We can expect the Draft Environmental Impact Report and the Draft Environmental Impact Statement to come out closer to the fourth quarter of 2009.
We have until November 14, 2008 to get our written comments concerning the Notice of Preparation and Initial Study created and sent in.
I think my comments will deal with stating the obvious; The Outfall Shaft must be sunk on Terminal Island and there is no way I can consider having any areas of San Pedro considered for placement of a shaft that would not benefit the residents who live in the residential areas.

4 comments:

M Richards said...

I don't think there is any real need to put up a tough fight with this issue.

The managers of the Program have heard for about two years now that the Terminal Island site is really the ONLY site to consider.

My comments to the NOP/IS will be positive and welcoming for placement of the Outfall Shaft on Terminal Island.

I don't think I would hesitate one bit to strongly suggest to LACSD that placing an Outfall Shaft in an area not served by LACSD would be a very BAD idea, though.

As for Eastview Park, I doubt anyone would be that ignorant to seriously consider that site, compared to Terminal Island,
even though it is on LACSD owned land and is along a four-lane road, no that far from one freeway.

Western Avenue already has two Outfall Shafts under it, we have done our duty in these parts.
MW

Russell Jeans said...

It's not entirely true that all San Pedro sewage goes to the city's TI plant. When my father was a civil engineer for the city, early in his career he did work on the side for the developer of the South Shores subdivision. My father laid out the street arrangement for the development.

He told me the sewage that would be generated from the development was beyond the existing capacity of the sewage system piping. There was talk about routing the sewage through the Palisades neighborhood. Many living there objected and the Palisades association grew out of that.

What ended up happening was the construction of a pumping plant at the corner of Western and Paseo del Mar. It is fenced in. The raw sewage from South Shores is pumped through a separate pipe parallel to the outfall tunnels back to the JWPCP to be processed.

Likewise, the county area around 3rd and Bandini is under the LACSD control, but their raw sewage is pumped to TI because of the convenience of the sewage system already in place for the surrounding city neighborhood.

M Richards said...

Thanks Russell.

By the way, now I remember is was your brother who showed me how to state I attended "Harvard".

Another person at the meeting seemed amazed that pumping was done in both directions from the pumping station at White Point Park.

Thank you for letting all of us learn that South Shores uses LACSD and that the unincorporated area surrounded by San Pedro uses the City facility on Terminal Island.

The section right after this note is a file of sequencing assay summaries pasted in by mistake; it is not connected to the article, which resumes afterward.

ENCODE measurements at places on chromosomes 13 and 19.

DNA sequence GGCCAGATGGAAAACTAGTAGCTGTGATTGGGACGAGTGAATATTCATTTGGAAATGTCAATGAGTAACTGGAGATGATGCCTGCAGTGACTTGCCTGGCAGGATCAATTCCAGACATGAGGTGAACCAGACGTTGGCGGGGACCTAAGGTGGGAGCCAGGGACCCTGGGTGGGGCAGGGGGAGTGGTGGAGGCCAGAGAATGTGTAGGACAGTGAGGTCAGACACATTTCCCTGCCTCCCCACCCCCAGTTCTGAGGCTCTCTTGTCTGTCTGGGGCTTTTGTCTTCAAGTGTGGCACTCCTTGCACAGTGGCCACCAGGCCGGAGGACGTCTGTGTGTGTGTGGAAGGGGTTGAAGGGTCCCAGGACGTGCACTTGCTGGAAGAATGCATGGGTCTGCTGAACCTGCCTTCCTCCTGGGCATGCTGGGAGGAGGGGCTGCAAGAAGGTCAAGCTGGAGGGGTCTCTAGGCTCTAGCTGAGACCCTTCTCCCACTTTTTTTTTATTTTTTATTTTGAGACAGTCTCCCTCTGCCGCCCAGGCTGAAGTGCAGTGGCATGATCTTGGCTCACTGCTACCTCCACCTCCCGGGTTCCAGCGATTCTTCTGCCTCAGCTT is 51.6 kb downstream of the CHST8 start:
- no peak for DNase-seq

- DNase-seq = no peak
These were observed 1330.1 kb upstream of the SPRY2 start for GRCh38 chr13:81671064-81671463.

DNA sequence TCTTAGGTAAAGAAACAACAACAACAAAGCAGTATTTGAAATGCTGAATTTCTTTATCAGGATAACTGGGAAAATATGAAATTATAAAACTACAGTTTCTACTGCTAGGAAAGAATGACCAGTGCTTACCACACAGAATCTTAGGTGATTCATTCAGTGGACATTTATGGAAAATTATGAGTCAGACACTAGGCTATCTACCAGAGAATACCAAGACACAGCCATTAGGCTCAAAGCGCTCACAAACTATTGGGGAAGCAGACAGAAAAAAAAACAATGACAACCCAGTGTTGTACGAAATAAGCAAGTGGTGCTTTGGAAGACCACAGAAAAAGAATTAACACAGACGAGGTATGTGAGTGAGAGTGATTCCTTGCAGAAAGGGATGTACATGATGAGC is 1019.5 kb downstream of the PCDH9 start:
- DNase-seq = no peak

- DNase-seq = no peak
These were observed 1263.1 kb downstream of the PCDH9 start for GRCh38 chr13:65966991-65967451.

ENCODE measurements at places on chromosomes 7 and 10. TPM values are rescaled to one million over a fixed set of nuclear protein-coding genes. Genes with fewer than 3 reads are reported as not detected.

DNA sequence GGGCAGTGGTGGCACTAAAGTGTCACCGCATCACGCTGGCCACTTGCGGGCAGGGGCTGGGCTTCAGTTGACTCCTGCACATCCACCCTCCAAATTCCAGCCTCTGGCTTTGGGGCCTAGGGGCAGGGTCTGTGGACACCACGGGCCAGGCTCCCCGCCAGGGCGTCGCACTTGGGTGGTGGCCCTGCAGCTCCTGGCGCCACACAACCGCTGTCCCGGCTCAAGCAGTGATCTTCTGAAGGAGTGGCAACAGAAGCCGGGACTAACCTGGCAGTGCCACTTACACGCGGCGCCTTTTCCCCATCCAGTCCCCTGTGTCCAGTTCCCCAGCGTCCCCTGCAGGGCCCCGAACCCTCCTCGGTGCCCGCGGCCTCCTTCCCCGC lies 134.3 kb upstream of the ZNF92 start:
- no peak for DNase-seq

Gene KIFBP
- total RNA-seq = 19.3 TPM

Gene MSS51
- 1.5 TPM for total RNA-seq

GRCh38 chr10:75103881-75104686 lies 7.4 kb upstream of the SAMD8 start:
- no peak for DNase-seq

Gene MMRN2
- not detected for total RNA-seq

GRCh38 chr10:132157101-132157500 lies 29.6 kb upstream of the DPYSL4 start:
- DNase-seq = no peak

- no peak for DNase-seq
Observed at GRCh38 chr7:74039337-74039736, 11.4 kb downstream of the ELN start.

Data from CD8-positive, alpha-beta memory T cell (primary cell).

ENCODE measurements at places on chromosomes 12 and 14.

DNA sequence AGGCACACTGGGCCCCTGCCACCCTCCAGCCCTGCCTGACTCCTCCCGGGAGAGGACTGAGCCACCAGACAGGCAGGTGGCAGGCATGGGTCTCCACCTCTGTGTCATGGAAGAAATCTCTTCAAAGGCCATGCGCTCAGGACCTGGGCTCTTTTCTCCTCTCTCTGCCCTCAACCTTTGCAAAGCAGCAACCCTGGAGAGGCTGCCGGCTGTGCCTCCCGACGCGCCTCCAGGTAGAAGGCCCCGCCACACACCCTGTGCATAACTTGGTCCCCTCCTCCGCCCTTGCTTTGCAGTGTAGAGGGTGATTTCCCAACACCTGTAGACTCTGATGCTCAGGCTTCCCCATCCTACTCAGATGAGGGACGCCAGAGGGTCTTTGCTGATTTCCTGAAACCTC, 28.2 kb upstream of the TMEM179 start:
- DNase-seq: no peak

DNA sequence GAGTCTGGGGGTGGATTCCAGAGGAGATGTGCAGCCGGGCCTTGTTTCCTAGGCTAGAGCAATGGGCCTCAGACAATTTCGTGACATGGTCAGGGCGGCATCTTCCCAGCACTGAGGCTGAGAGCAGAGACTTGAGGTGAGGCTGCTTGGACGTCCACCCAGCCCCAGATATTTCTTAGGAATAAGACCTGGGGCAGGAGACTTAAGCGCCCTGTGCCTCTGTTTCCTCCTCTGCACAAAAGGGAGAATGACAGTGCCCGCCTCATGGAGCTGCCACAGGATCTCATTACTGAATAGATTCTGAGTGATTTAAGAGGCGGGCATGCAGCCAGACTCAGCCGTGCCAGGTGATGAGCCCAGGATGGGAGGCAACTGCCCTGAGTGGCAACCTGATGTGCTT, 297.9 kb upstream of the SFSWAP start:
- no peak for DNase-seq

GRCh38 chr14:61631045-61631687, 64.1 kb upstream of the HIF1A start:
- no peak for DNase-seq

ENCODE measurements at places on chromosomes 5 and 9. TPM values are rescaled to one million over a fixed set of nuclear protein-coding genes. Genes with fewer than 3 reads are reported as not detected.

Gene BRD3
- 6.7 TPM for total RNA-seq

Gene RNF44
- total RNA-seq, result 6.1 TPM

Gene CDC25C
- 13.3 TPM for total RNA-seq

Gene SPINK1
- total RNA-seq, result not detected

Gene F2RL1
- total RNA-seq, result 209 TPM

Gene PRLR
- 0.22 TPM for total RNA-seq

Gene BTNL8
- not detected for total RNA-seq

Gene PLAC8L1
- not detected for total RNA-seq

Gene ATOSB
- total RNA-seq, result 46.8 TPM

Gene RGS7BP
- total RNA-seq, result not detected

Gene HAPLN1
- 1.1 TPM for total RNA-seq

What struck me last night was learning now many of the potential shaft site locations were in areas not served by LACSD.

I am still a big proponent for the need for a new Outfall System and everything I learned last night further suggests that Outfall Shaft site must be on Terminal Island.

Another thing I commented on last night was that perhaps it is now a good time to think about connecting Terminal Island to the mainland, for transportation purposes.

There are three bridges connecting Terminal Island for rubber-tired vehicles. There is one bridge that utilizes trains.

There seems to be a lowering of the amount of cargo going through the ports right now and that may last for a while.

This might be a good time to consider creating more transit routes between the Terminal Island area and to an increasing number of areas in and out of the L.A. Basin.

There would be a great number of issues in closing off part of the harbor in Wilmington and there may be some new technology that is put in use to keep the ports waters flowing all around.

Should there be a new bridge built? Could there be tunnels built for rubber-tired vehicles and/or trains?

I think I have another post to ponder.

At the meeting last night, we were informed that the proposed Outfall Tunnel would have the capacity equal to or greater than the combined tunnels that are in use today.

The old tunnels have not been inspected for over 50 years and when the new Outfall Tunnel is built, LACSD will get chances to inspect, repair, or even retire one or both tunnels.

The Sanitation Districts seem to be doing a much better job at dealing with their project than just about every other developer.

It is wonderful to meet folks willing to discuss things and be very willing to accept comments and keep everyone informed.

km said...

Since this is treated watewater, has Sanitation even considered reusing it rather than dumping it into the ocean. We do have a water shortage and this outfall would fill the Rose Bowl many times each day. That's a lot of water going to waste